If you read my recent blog, you’ll have a good understanding of what VAT is and how it affects your business. Even now, I doubt you enjoy calculating and paying your VAT return. The sensible amongst you will leave it to your accountant to sort it out, but, alas, there’s no avoiding it. Sorry about that.
And don’t forget every day you’re shelling out VAT left, right and centre. It’s charged on your travel, your lunch, your stationery and fuel etc. etc. VAT is everywhere. But do you know which products include the Exchequer’s 20% bonus and which do not?
If you look carefully, you’ll see there are many bizarre rules around VAT that are either morally dubious or downright counter-intuitive. Indeed there are some things you might not even know include VAT or why. Welcome to the topsy-turvy world of UK VAT. Let’s have a look at a few of its most outlandish aspects.
Normally biscuits, bread and cakes are seen as essentials and are therefore VAT exempt. That is until you cover a biscuit in chocolate, then it becomes confectionary on which VAT is chargeable. It seems it’s a simple rule. Adding chocolate adds VAT. Actually no. A chocolate cake is still exempt even though it’s all but the same thing.
Then there’s the thorny issue of the McVities Jaffa Cake. Is it a biscuit or a cake? The government thought the former and whacked on VAT. It took a high-profile legal tribunal to rule it to be a small cake, and the VAT duly fell off!
The humble potato. Inedible until fried to crisp perfection. Once its transformation to a potato crisp is complete, its final garnish is a 20% VAT levy. Should you want to avoid paying VAT on your salty snacks better to eat corn or maize products, like Monster Munch or Wotsits as these are VAT exempt.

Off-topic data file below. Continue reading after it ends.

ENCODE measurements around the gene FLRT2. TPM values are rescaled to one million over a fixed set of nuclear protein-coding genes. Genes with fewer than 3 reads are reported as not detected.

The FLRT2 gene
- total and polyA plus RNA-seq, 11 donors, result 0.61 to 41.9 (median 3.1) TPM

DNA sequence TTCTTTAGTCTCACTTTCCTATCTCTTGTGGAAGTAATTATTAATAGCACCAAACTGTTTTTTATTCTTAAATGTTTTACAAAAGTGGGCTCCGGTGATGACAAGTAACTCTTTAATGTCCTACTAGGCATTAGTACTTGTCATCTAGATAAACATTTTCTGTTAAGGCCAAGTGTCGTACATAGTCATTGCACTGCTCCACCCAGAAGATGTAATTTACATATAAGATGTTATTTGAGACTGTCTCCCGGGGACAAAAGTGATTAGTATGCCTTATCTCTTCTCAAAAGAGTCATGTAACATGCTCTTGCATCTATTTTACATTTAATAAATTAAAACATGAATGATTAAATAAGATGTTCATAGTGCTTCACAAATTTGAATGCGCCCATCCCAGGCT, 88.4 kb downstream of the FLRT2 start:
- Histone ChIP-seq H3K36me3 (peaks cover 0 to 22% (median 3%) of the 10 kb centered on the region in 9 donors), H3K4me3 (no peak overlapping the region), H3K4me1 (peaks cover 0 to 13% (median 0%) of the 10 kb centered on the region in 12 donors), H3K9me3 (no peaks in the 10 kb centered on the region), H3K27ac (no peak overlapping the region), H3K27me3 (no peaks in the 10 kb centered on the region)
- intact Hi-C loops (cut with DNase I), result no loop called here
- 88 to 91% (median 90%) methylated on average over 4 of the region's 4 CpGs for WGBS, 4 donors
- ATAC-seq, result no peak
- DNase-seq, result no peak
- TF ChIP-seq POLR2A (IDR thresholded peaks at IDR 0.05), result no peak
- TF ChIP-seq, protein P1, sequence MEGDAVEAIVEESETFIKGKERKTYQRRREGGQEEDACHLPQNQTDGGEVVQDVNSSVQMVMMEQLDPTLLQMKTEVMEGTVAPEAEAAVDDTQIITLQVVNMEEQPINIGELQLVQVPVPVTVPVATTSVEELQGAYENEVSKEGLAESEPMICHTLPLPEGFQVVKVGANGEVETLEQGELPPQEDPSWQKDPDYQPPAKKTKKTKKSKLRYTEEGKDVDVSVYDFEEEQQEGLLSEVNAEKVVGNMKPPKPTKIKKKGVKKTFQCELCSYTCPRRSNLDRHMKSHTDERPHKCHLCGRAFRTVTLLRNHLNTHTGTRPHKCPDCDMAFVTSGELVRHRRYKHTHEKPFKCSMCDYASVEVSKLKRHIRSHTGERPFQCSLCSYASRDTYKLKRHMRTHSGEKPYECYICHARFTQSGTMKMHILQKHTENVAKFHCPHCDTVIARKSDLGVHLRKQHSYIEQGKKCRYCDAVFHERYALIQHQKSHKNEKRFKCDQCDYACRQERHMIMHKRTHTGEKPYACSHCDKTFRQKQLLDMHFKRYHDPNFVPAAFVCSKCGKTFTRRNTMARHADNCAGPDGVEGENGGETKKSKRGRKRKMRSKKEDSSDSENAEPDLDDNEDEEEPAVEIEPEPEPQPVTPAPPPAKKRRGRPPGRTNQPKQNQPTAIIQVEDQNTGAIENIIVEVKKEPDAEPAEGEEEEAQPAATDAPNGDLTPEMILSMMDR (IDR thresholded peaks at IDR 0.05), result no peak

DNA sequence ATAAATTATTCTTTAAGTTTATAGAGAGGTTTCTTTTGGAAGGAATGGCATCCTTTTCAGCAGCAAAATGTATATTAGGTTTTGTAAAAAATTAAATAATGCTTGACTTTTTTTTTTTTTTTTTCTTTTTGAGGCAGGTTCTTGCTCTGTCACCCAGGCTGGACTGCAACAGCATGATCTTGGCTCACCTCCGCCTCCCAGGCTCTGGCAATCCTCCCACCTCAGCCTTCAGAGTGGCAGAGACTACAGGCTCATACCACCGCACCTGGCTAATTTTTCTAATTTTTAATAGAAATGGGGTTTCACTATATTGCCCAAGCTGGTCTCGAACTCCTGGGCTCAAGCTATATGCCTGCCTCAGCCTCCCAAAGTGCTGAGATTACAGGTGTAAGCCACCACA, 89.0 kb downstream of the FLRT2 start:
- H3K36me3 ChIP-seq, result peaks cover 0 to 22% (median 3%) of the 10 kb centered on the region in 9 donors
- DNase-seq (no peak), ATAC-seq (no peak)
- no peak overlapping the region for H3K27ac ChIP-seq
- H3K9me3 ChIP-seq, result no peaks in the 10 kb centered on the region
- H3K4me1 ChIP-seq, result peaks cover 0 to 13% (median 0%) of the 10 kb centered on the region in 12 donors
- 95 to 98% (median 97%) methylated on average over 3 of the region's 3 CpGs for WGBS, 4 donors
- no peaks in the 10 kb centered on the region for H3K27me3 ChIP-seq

And what about the distinctive Pringle you might ask. At less than 50% potato content, does it lie in a limbo state between the two? Sadly not. Despite legal efforts to avoid VAT, the High Court ruled it a potato snack and fried the makers with a 20% VAT levy.
Gas & Electricity
There’s an internal rule in VAT about essentiality. If a product is deemed essential, it’s usually VAT free. Why then do we pay 5% VAT on our domestic energy? Surely, these are prerequisites to modern life? Apparently not.
The cynical amongst you might assume that it’s an easy and lucrative source of revenue for the government; and that’s why VAT has been levered into the mix. Would a government really do that? Apparently so…
This is a weird one. Buy a book made of old fashioned paper, and it’s VAT free. Buy an e-book, and you pay the full 20% VAT. E-books according to the EU are not repositories of culture and learning. No, they are in fact digital products. This is one of those irksome little rules helping to give the EU its patchy reputation. It’s being challenged but maybe by then, at least in the UK, it might not be relevant.
It’s hard to believe that women’s’ sanitary products are classed as a non-essential luxury item and 5% VAT is applied. It’s a controversial tax and campaigners are looking to get it abolished altogether. Again, it’s EU law that states Tampons cannot move to a zero rating without the agreement of all 28 states.
It’s a shame that petty bureaucracy doesn’t recognise this is a discriminatory tax on women and allows common sense to prevail. But this is VAT we’re talking about, and the seemingly apparent laws of what’s morally right or wrong don’t always apply.
Showing You The Way
At Enso we can’t promise to take away some of these peculiarities of the VAT system, but we can help you understand how it affects your business. From there we can ensure you don’t pay a penny more in VAT than you need. Call me today on 07792686479 or email me at firstname.lastname@example.org and let me navigate you through the complex, disorienting maze that is UK VAT.